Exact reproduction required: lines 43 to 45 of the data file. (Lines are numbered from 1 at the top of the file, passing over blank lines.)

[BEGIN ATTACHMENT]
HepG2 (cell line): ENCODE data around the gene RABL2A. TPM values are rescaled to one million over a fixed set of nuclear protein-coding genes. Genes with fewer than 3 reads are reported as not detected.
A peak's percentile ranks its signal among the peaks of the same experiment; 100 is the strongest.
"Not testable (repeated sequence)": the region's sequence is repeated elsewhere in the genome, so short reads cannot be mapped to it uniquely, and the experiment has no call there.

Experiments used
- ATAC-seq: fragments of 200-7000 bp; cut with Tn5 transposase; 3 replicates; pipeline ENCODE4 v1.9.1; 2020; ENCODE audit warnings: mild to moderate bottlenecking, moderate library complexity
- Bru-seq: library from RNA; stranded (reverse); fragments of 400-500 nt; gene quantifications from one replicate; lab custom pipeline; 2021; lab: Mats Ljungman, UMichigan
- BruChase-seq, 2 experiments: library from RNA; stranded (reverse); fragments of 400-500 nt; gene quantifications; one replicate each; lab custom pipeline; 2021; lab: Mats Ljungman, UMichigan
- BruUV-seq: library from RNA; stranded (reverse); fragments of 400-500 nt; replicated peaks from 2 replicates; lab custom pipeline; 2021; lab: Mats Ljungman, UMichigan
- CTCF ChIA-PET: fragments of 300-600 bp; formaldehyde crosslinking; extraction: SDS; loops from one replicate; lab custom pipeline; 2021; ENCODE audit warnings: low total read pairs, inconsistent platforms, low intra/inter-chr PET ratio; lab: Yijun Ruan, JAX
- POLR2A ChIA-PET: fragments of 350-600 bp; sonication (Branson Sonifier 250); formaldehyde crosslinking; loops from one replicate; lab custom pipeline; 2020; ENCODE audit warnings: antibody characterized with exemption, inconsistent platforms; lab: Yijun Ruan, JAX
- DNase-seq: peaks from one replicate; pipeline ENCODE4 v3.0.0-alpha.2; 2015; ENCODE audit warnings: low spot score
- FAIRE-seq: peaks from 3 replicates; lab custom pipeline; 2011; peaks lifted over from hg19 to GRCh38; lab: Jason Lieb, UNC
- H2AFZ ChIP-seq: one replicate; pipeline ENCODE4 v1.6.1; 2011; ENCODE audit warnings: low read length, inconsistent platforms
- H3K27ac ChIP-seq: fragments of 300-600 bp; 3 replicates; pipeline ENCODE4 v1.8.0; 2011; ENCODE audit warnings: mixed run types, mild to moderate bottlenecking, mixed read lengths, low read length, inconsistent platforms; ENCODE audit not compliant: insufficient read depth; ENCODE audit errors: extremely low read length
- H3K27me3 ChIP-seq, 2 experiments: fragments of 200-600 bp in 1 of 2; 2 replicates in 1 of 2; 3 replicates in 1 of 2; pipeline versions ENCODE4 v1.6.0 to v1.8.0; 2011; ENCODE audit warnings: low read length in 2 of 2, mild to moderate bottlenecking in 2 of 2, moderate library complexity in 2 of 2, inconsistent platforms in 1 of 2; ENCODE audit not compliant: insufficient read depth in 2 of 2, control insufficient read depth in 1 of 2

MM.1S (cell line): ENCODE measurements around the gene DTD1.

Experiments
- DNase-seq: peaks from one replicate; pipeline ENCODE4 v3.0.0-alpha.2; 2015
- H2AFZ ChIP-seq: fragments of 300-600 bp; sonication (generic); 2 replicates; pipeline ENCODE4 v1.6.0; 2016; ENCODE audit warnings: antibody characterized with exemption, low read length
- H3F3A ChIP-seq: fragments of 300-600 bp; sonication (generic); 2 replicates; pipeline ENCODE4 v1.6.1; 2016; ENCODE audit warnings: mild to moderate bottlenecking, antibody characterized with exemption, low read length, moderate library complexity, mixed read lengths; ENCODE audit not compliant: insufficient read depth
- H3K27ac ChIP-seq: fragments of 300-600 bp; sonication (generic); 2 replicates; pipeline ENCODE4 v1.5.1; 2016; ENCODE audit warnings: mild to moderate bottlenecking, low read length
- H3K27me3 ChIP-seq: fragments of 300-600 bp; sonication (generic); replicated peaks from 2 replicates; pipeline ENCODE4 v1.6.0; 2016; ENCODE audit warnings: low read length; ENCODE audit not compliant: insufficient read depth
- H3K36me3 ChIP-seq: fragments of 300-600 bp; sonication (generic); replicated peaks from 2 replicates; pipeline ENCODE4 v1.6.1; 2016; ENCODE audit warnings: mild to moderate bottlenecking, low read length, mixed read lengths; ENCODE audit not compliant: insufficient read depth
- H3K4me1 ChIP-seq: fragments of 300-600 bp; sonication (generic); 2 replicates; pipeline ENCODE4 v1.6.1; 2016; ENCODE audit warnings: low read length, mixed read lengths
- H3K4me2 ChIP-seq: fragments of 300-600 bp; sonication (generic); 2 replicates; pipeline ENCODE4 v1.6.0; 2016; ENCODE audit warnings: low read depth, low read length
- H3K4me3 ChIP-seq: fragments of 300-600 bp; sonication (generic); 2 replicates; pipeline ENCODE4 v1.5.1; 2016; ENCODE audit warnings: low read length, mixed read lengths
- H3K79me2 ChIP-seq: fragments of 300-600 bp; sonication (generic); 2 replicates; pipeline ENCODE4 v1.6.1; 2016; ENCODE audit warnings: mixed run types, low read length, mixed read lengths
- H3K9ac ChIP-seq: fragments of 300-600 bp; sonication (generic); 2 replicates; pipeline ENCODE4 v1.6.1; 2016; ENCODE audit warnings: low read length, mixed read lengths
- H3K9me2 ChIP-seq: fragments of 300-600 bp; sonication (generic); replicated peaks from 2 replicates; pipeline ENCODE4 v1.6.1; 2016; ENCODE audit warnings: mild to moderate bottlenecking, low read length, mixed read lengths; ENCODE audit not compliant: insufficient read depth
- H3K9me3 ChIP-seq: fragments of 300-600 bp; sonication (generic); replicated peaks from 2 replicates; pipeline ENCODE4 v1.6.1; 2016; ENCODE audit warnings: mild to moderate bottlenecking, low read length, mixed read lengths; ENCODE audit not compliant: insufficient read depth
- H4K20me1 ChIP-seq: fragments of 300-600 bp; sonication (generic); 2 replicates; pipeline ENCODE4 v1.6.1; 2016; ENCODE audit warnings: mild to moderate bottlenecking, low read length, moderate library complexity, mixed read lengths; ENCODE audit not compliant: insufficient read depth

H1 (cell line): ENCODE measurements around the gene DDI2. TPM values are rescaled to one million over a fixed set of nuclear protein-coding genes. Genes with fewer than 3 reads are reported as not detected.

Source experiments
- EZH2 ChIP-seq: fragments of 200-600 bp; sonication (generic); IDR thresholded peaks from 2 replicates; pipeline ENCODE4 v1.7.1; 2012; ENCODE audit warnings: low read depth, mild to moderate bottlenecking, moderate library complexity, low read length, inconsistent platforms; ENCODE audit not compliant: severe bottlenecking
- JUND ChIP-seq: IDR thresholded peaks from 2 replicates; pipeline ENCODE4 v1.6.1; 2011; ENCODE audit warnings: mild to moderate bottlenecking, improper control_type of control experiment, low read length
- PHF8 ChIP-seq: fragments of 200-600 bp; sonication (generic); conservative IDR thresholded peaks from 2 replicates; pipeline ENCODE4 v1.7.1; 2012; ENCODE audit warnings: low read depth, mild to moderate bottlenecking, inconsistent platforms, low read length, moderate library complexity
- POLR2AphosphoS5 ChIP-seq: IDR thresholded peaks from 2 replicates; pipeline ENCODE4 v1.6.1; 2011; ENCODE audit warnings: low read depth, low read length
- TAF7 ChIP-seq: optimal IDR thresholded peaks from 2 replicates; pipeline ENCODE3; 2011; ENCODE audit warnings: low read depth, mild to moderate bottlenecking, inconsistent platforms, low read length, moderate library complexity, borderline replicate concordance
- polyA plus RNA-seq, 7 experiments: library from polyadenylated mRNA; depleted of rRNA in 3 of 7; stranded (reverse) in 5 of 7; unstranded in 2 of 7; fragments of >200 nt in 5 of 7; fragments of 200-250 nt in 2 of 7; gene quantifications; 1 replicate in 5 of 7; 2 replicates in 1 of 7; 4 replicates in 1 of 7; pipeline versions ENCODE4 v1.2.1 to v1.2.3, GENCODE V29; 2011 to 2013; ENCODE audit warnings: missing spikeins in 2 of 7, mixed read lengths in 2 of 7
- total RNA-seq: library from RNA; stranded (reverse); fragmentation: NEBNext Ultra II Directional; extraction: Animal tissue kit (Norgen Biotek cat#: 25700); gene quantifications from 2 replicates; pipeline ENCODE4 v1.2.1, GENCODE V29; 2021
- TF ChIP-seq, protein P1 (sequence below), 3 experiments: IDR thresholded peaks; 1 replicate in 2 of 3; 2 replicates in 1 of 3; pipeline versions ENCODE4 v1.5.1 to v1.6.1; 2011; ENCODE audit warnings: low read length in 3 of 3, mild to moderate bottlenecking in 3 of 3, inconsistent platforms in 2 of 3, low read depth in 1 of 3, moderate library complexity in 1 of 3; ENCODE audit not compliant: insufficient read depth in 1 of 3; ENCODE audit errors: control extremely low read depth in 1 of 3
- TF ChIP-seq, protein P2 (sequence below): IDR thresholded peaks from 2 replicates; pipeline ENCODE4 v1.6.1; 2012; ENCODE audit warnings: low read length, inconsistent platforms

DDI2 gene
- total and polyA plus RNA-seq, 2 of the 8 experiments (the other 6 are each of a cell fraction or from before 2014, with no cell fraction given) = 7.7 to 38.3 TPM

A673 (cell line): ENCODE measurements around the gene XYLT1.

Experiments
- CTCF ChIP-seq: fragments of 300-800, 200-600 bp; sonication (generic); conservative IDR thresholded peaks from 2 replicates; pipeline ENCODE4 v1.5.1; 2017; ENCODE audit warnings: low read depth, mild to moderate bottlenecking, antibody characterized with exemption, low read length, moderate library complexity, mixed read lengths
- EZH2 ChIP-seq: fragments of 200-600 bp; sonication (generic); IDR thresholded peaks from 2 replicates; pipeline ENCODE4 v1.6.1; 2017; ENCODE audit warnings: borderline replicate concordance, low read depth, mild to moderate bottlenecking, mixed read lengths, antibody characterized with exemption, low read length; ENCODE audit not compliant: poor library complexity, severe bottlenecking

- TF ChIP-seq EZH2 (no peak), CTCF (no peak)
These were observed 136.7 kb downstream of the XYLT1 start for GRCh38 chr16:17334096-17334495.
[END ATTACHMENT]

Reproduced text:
DDI2 gene
- total and polyA plus RNA-seq, 2 of the 8 experiments (the other 6 are each of a cell fraction or from before 2014, with no cell fraction given) = 7.7 to 38.3 TPM

A673 (cell line): ENCODE measurements around the gene XYLT1.